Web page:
The Dismas Family Farm Fellowship Experience: An Interview With Anna McCormack

Mar 09, 2023
Dismas Family Farm Fellow Anna McCormack smiling in grassy field with a chestnut brown miniature horse
For Anna McCormack, living and working at the Dismas Family Farm was a life-changing and worthwhile experience.

The Dismas Family Farm Fellowship offers fellows the opportunity to help coordinate resident, marketing, and advancement activities at its transitional housing program for homeless, and former prisoners in Oakham and Worcester, MA.

Anna McCormack majored in social work and had an interest in working with individuals who had previously been incarcerated. The Dismas Family Farm Fellowship allowed Anna McCormack to act on her commitment to issues related to social justice through a therapeutic farming approach to help those reintegrate into society.  

In this interview, Anna McCormack speaks about her background in social work, her fellowship experience at Dismas House, and her tips for future fellows. 

Tell us about your background and professional journey. What led you to the Dismas Family Farm Fellowship?

While I was completing my undergraduate degree, I was very interested in working with those who had been previously incarcerated. During my time at Anna Maria College, I was required to complete an internship. I was able to intern at Dismas Family Farm for a year and loved the entire experience. I wasn’t fully sure what I wanted to do after graduation, so I applied for their fellowship program to gain a little more experience in the field.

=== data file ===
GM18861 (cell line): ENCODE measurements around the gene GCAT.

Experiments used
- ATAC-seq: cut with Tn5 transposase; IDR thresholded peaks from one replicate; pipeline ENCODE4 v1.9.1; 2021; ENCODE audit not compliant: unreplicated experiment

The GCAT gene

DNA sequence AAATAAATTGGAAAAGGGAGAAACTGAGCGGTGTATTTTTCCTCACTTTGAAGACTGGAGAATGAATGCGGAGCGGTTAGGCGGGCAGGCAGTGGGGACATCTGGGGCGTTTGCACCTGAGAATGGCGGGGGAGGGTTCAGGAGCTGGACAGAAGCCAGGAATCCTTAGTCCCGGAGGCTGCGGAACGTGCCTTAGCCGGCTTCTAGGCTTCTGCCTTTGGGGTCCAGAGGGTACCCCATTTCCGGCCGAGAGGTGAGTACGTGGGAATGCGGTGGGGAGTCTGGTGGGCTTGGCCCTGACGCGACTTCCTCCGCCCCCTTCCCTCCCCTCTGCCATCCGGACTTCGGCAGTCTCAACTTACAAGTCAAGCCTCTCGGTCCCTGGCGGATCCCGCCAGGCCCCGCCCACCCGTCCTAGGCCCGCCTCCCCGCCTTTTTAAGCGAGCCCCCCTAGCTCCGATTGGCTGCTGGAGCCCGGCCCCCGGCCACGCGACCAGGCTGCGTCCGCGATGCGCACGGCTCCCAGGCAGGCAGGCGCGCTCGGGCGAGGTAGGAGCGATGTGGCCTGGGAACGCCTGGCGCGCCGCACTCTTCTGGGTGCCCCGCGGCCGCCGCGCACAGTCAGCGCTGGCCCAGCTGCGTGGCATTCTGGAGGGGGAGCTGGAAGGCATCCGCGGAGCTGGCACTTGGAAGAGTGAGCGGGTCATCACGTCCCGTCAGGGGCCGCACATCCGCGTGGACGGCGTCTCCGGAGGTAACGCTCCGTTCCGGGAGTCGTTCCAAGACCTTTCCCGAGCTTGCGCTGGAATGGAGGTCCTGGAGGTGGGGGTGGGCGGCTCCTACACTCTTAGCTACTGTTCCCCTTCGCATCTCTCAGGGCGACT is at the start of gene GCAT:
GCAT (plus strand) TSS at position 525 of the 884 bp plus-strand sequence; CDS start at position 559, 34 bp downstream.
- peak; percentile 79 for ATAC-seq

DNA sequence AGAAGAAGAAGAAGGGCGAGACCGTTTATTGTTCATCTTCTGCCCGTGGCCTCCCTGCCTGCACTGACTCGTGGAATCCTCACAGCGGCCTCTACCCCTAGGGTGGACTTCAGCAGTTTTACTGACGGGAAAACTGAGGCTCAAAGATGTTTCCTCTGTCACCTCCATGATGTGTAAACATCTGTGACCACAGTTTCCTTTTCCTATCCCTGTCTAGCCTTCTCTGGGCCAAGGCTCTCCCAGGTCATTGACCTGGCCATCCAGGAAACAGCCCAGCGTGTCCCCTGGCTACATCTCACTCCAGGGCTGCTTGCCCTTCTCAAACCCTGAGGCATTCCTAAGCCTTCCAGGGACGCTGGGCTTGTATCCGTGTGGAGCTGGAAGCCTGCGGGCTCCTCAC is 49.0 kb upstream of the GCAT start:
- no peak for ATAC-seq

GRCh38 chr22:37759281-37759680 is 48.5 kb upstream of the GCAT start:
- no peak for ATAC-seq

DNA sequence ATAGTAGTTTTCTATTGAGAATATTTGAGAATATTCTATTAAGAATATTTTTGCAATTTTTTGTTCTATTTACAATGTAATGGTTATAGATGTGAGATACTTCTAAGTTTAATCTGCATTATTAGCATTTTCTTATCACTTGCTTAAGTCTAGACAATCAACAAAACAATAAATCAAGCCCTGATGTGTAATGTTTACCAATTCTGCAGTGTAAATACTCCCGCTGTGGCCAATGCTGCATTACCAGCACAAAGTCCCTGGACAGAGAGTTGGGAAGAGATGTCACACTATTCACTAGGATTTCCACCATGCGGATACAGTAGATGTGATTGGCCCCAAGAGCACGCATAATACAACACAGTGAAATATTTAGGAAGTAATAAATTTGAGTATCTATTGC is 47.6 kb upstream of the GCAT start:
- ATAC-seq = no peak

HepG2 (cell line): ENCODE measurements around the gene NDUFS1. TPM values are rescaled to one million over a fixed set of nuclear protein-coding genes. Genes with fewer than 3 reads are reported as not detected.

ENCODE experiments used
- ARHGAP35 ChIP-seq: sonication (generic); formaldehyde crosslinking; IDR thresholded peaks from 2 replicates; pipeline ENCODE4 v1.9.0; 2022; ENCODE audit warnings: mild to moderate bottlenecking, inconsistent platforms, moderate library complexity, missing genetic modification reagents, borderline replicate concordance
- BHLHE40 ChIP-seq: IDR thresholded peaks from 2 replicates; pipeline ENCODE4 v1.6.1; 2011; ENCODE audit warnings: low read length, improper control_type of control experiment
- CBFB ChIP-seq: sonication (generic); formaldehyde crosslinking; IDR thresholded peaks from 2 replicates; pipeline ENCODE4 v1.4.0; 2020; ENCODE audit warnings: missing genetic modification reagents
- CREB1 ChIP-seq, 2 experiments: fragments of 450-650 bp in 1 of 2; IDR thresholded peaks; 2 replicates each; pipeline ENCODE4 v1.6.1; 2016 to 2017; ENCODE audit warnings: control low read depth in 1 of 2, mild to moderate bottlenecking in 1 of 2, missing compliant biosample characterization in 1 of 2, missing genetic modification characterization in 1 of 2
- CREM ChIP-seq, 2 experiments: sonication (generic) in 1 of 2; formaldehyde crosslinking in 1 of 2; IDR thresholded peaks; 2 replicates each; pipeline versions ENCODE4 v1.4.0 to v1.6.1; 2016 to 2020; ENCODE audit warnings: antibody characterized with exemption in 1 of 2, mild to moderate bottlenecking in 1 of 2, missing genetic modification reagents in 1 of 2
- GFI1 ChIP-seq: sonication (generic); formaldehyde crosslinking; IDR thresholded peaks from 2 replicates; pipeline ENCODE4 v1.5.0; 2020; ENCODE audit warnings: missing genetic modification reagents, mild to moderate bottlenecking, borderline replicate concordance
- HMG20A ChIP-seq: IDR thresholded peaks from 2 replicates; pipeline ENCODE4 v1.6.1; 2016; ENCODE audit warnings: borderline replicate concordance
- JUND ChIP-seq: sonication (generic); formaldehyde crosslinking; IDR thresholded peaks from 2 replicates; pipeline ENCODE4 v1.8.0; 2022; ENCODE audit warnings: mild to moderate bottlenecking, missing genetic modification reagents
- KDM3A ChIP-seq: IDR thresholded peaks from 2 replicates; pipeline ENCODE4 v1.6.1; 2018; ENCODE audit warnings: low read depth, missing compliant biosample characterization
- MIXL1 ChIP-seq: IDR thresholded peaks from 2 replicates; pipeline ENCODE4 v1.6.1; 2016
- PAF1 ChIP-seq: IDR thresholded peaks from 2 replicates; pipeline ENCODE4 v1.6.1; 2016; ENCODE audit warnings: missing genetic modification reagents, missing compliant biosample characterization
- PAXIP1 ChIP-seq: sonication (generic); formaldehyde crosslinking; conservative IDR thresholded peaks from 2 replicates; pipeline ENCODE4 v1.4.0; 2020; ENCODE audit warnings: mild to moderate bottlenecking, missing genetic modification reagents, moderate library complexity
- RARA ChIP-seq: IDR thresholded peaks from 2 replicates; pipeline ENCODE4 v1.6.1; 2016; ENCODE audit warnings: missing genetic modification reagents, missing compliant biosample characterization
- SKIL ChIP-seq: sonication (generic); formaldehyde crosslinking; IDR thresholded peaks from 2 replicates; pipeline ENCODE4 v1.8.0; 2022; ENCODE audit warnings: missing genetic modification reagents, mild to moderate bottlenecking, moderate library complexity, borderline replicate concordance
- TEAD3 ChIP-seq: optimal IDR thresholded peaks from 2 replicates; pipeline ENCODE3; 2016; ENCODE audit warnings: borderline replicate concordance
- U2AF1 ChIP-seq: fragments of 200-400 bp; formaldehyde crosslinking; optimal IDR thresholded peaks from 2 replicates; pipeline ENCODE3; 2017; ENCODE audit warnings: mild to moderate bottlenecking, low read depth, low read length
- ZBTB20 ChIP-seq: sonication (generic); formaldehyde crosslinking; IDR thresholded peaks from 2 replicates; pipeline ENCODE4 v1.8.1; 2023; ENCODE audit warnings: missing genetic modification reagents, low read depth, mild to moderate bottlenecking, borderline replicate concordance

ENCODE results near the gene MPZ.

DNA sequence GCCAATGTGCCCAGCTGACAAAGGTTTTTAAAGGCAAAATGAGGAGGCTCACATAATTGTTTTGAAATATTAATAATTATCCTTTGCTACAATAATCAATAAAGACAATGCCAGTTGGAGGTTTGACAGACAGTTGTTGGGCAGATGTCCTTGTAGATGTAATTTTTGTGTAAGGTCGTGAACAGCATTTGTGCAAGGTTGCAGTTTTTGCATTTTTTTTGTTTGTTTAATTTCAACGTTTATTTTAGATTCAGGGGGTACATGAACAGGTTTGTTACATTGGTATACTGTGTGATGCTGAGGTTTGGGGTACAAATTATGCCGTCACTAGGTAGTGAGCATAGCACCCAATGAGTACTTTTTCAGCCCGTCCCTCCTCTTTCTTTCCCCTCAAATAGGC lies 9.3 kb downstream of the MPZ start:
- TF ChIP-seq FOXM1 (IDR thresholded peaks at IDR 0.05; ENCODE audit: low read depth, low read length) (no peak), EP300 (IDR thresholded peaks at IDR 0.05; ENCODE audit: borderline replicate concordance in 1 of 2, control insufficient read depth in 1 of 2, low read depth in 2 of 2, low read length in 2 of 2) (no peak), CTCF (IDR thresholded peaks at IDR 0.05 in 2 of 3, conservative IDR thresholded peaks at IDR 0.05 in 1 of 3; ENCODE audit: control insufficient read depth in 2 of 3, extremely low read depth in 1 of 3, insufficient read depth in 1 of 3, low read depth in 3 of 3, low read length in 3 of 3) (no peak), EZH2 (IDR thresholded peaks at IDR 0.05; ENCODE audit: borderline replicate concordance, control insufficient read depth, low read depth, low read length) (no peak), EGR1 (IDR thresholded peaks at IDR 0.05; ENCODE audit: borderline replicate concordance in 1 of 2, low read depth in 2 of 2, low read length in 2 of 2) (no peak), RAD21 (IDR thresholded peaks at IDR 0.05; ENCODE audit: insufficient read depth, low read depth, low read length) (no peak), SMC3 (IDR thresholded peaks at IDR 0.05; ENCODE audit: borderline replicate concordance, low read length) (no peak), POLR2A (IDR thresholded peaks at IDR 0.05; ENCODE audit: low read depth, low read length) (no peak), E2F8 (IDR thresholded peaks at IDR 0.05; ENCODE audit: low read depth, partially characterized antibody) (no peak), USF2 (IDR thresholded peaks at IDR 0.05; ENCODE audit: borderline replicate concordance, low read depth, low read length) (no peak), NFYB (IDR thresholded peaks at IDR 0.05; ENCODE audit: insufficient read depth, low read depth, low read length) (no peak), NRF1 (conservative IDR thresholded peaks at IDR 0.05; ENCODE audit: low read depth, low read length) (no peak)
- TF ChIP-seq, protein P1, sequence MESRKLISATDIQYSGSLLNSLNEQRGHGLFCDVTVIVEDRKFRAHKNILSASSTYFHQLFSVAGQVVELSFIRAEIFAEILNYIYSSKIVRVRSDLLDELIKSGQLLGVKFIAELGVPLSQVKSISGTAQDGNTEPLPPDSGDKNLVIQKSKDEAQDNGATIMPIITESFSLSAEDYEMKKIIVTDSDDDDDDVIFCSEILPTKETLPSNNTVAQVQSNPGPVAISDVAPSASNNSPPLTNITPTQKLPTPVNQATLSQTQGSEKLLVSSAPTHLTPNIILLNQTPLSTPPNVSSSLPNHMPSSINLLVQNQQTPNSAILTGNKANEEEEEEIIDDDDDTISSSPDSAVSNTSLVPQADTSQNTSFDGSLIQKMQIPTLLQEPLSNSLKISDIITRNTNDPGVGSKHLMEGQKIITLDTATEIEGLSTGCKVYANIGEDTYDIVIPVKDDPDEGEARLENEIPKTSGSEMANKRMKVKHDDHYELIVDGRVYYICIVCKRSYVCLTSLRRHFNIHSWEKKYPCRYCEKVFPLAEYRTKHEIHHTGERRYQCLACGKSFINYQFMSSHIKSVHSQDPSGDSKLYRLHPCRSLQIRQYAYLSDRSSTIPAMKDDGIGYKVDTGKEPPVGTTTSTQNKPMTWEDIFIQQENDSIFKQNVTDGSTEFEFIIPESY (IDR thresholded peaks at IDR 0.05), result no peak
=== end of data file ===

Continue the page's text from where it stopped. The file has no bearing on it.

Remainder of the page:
As a social work major, I wasn’t entirely sure where I would end up when it came to my employment. I didn’t want to be a talk therapist but also wanted to work with a very specific population. The work that is done at Dismas Family Farm takes a therapeutic farming approach that helps those reintegrating into society have more ease. The relationships that are built while working on the farm are lifelong.

Can you describe what a typical week is like for a Dismas Family Farm Fellow? How did this opportunity allow you to advance your career and expand your professional network?

To put it simply, there is no simple standard day or week at the farm. It changes due to season, weather, or just what is going on that week. Although the schedule can change at any time, this is what a “normal” day will typically look like.  

As a fellow, you will oversee running the 8:30 AM morning meeting that is held Monday through Friday. This is where you set the tone for the day by sharing announcements and hearing from the residents. Vocational hours begin at 9:00 AM and this is where things can differ daily. During the summer, fellows will help with farming tasks but can also be driving residents to appointments, helping with office work, or other various activities. At 11:00 AM, residents will get a break from vocational hours and have lunch together. Residents return to work at 12:00 PM and will continue to work until 2:00 PM. After that, the residents have free time. During this time for the fellows, you are typically in the office with other staff or hanging out with the guys. On Mondays and Fridays, there is a house meeting at 4:30 PM. This will usually last an hour and then at 6:00 PM there is dinner. Dinner is provided Monday-Friday by different volunteer groups. Many will stay and you will get to build a relationship with them. Around 7:00 PM you are typically done for the day unless there is an Alcoholics Anonymous/Narcotics Anonymous meeting that the residents need to be driven to.

That is your “normal” day, but it won’t always look like that. During the summer it is much busier on the farm but during the winter, we sell Christmas trees and there is more time to better understand non-profit management. In the fall we have our annual fall harvest days that come with a lot of planning. In the early summer, we host our Father’s Day cookout.